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Through an eruption zone

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October 2018 Issue

The Tongariro Northern Circuit Great Walk has it all: mountains, valleys and a diverse, unique volcanic landscape.

Volcanoes, open landscapes, pools of startling colour, lava formations like statues, craters, lakes, delightful copses of beech forest and three comfortable huts.

So, what’s not to like on the Tongariro Northern Circuit?

There is one thing: crowds. The Tongariro Alpine Crossing, which the Northern Circuit overlaps between Emerald Lakes and the Mangatepopo Hut, is extremely popular. On a good day, you can expect to share the track with hundreds, if not thousands, of others. However, if you’re prepared for that, this 3-4 day Great Walk offers a wonderful tramping experience in the heart of a justly famous World Heritage national park.

1. Whakapapa Village

With accommodation, cafes and a visitor centre, Whakapapa Village offers a logical place to begin and end the Northern Circuit. From Ngauruhoe Place, the track to Taranaki Falls begins – take the upper track, which is shorter and sidles across open landscapes offering views of Ngauruhoe.

2. Taranaki Falls

At a signposted junction, drop your pack for a quick side-trip to view the 20m falls: a horsetail plume tumbling over a lava escarpment.

3. Tama Lakes

From Taranaki Falls, the poled route begins a steady ascent towards Tama Saddle, the low point between Mts Ngauruhoe and Ruapehu. Before the saddle, however, is a worthwhile side-trip to view the dazzlingly blue Lower and Upper Tama Lakes, both nestled in old explosion craters.

4. Tama Saddle

From Tama Saddle, the North Island’s highest mountain and volcano presents less the shape of a classic andesitic dome and more the profile of an upturned ship. Beyond, the track enters a wide, open valley – the headwaters of the Waihohonu Stream, which gathers its strength from innumerable gullies on the flanks of both mountains. Lower down, the track passes through some beech copses, one of which shelters the historic Old Waihohonu Hut, built by the Tourist Department in 1903–04.

5. Waihohonu Hut

The modern Waihohonu Hut, the third of the same name, occupies a terrace with superb views of both volcanoes, a sun-drenched deck, and plenty of living space. It’s a superb design, which absorbs its many visitors well.

6. Oturere Hut and valley

From Waihohonu, the track first crosses Waihohonu Stream, then after a climb over a ridge, crosses another significant creek. Much of the rest of the route crosses exposed ground, around the 1200m contour, with the brooding presence of Mt Ngauruhoe to the north-west, etched by innumerable gullies. Oturere Hut has a good position with views of a nearby waterfall. The walk up Oturere Valley is one of the track’s finest sections, passing through surreal lava formations that seem like sentinels – or perhaps ogres – on either side. The final section to the Emerald Lakes steepens.

7. Emerald Lakes and Red Crater 

Bright blue, turquoise, blue-green, grey-green, just grey… these geothermal lakes change hue according to the weather, and can go from bright to dull with the shadow of a passing cloud. The Emerald Lakes are located at the junction of the Tongariro Alpine Crossing, where the ascent beside Red Crater begins. It’s one of the track’s bottlenecks, so requires a degree of patience.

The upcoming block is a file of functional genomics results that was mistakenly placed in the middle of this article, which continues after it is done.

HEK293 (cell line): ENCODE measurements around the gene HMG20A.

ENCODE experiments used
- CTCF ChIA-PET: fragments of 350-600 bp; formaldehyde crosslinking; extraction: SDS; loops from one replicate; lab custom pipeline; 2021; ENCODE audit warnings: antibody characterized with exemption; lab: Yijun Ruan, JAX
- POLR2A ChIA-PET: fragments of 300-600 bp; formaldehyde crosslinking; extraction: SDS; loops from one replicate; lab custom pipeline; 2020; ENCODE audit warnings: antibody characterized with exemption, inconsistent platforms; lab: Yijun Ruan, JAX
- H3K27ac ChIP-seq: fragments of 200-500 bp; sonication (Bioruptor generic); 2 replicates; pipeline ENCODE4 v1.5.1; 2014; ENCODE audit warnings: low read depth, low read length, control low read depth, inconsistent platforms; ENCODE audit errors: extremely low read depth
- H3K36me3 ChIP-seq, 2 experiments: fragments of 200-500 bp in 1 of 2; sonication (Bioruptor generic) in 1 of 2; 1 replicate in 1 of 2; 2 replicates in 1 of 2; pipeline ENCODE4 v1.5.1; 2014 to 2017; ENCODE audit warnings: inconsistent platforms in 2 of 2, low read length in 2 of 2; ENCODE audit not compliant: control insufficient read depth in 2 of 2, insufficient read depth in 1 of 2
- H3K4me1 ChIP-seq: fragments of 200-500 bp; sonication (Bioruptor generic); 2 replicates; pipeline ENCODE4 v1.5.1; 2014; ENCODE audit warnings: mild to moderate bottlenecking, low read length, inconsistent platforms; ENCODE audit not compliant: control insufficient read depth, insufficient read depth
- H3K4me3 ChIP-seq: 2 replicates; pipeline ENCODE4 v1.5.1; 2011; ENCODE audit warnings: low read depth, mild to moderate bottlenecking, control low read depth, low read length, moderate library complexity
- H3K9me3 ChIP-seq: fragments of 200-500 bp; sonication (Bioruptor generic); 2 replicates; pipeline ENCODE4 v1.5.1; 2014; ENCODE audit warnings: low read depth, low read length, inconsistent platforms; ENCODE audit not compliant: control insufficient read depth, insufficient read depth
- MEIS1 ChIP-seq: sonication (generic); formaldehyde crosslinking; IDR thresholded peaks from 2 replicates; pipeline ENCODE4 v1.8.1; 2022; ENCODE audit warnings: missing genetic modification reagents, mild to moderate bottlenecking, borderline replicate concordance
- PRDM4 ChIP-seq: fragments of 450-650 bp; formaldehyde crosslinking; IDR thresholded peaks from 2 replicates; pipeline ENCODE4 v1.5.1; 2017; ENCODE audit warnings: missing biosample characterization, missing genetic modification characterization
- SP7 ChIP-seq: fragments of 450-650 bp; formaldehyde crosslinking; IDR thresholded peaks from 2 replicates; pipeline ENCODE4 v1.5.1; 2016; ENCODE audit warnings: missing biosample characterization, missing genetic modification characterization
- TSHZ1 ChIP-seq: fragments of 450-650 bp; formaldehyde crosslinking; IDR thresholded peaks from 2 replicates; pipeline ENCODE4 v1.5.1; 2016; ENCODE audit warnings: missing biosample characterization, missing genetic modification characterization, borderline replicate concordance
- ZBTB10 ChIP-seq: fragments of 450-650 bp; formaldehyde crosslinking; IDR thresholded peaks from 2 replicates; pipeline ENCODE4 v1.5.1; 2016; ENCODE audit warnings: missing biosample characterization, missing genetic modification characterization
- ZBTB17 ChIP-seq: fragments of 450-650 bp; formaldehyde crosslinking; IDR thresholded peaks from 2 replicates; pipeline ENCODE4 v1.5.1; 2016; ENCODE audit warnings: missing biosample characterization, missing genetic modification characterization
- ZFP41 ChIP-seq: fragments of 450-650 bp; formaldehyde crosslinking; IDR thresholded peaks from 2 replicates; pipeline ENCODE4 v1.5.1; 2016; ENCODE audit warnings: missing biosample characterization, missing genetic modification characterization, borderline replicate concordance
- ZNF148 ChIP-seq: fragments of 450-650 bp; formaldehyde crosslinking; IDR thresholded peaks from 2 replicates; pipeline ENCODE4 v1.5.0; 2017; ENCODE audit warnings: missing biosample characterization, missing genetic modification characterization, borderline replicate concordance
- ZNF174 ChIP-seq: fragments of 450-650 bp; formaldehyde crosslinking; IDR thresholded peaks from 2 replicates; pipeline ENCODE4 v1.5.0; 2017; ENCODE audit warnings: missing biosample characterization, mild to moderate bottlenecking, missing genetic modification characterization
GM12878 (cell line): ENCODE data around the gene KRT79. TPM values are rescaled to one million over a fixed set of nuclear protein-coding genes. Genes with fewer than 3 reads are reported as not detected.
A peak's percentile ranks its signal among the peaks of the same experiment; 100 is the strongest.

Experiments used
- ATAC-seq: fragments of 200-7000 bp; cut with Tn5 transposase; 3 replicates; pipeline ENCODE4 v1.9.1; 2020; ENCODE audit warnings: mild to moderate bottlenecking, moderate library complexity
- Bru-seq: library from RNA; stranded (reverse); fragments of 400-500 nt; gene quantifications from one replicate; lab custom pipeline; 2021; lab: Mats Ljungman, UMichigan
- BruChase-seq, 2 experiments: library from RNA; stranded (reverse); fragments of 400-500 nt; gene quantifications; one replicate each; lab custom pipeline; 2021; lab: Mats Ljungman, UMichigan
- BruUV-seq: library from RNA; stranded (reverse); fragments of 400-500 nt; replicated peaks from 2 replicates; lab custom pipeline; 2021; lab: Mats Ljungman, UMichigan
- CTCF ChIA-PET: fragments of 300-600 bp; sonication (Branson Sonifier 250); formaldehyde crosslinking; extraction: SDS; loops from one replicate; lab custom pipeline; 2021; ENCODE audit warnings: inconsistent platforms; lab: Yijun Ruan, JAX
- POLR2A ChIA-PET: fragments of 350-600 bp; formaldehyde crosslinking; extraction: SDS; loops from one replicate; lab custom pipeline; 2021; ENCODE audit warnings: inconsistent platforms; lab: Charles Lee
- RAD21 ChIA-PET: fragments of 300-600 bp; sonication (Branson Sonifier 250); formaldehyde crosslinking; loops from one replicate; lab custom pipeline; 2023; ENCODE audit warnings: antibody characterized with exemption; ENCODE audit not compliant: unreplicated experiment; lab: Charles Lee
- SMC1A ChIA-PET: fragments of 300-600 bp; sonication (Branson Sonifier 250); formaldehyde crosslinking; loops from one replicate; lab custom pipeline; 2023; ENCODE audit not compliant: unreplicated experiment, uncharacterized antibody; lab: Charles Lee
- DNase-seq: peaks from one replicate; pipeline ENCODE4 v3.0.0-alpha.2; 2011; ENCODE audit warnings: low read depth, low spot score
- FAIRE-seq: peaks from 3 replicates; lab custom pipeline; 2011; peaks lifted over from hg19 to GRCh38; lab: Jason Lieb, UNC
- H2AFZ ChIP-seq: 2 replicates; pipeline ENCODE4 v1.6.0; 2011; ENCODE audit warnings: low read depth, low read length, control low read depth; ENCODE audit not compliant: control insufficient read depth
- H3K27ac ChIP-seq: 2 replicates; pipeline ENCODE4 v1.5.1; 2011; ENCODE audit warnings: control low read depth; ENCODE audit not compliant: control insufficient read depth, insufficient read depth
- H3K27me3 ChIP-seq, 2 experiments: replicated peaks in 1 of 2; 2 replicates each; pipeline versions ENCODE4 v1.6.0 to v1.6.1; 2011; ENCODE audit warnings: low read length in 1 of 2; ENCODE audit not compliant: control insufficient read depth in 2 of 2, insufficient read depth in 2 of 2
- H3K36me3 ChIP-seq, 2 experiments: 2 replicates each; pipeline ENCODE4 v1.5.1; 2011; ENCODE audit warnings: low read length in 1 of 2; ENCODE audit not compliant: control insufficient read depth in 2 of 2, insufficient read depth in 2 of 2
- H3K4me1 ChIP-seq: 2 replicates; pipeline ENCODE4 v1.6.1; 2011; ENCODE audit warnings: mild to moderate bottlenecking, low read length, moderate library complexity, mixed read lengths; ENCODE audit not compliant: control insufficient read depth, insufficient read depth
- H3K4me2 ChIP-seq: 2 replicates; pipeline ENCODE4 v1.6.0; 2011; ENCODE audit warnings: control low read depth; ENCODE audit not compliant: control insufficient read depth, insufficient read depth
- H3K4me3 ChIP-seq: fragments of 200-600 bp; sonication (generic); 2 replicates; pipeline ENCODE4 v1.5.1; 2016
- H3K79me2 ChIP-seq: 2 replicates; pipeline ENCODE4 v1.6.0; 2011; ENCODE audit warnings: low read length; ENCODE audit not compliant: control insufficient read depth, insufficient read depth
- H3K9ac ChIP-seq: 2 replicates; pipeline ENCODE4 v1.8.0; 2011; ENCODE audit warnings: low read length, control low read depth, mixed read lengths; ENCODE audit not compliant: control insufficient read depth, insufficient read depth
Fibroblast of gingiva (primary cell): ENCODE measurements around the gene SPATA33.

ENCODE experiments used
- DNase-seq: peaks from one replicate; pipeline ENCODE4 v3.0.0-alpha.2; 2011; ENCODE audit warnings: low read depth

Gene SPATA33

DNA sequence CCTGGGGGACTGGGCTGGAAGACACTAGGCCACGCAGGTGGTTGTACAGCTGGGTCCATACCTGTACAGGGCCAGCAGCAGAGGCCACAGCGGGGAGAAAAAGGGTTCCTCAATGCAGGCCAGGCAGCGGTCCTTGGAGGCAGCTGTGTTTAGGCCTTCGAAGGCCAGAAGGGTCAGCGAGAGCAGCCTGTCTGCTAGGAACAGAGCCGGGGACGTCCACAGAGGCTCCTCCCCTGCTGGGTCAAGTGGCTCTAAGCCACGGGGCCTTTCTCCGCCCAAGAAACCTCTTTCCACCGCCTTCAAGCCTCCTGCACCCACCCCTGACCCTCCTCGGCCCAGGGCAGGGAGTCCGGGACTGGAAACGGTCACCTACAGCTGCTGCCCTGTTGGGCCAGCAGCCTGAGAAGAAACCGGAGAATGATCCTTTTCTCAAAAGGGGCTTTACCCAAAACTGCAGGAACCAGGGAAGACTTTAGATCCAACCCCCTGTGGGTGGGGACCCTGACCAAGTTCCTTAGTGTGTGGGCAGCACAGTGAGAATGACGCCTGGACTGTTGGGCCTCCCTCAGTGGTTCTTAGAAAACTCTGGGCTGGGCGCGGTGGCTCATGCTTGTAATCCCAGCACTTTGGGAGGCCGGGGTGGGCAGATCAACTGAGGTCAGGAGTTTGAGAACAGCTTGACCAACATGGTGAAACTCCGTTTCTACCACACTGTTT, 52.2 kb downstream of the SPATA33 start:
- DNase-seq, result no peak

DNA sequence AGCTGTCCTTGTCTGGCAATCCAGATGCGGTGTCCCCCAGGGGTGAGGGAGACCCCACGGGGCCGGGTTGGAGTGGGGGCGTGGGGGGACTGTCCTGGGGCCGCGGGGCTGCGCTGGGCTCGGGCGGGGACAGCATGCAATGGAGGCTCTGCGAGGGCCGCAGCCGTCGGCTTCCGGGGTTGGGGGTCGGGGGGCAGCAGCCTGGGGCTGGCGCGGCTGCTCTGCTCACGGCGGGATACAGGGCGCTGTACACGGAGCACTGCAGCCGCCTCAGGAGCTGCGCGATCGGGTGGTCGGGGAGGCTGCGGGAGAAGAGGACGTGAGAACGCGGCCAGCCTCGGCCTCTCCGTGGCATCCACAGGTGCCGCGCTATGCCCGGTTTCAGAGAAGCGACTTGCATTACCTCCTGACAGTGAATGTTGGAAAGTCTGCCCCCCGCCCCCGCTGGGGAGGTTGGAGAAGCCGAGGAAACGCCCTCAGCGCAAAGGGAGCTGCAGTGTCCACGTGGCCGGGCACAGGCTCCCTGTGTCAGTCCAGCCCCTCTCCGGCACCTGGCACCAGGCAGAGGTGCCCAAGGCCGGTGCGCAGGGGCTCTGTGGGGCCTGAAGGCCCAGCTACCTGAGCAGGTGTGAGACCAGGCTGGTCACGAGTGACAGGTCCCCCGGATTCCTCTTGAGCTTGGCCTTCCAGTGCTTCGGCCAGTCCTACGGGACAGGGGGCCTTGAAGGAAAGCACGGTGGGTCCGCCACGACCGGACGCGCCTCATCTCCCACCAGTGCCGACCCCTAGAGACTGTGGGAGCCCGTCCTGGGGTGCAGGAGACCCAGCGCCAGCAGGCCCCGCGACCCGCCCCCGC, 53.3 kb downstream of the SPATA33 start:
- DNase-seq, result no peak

8. South Crater and Mt Ngauruhoe

The 1868m summit above Red Crater marks the track’s highest point and offers extensive views over the three Tongariro volcanoes, Central and North Craters, as well as the more distant Kaimanawa Ranges. A descent over rough scoria slopes leads to the flat expanse of South Crater.

9. Mangatepopo Hut

From the lip of South Crater, the benched track sidles across the base of Mt Ngauruhoe, before zigzagging into the Mangatepopo Valley. Following the lively stream, the track wends between lava formations and hardy subalpine plants to reach Mangatepopo Hut. With suitable transport arranged, you can end the tramp at Mangatepopo Road. Alternatively, continue on to Whakapapa.

10.  Mangatepopo Track

The Mangatepopo Track heads roughly south, around the flanks of Pukekaikiore (1692m) across exposed, open terrain. Ngauruhoe
is usually a large presence, its shape distorted from the close proximity. The track crosses numerous small streams, and can be rutted in places. It joins the lower Taranaki Falls Track about 30 minutes walk from Whakapapa.

Photo: Shaun Barnett/Black Robin Photography
Reader tip:
“Get up early on the day you walk the crossing. By 8am, there will be 300 others joining you on the walk – it felt like being in a city, rather than being out in nature.”
– Sarah Topliff

When to walk

Driest period: January-April (less than 190mm of rain)
Wettest period: May-December (more than 230mm of rain)
Warmest month: January (6.9-17.9°C)
Coldest: July (-0.6-6.8°C)
Quietest period: October, November and April. The number of walkers doubles from November to December, from 500 to 1000, and remains at over 900 walkers a month until April, when numbers dip to 770.

Best time: April
April is a quieter period but still has significantly lower rainfall than winter, and the temperatures aren’t too frosty, typically ranging from 4°C degrees to 13°C degrees at Whakapapa Village.

Temperature and rainfall figures are monthly averages from the Chateau Tongariro weather station. Tramper numbers from DOC data from the 2016/17 season.

Total Ascent
3-4 days
Mangatepopo Hut (20 bunks), Oturere Hut (26 bunks), Waihohonu Hut (28 bunks). Campsites.
From Whakapapa Village

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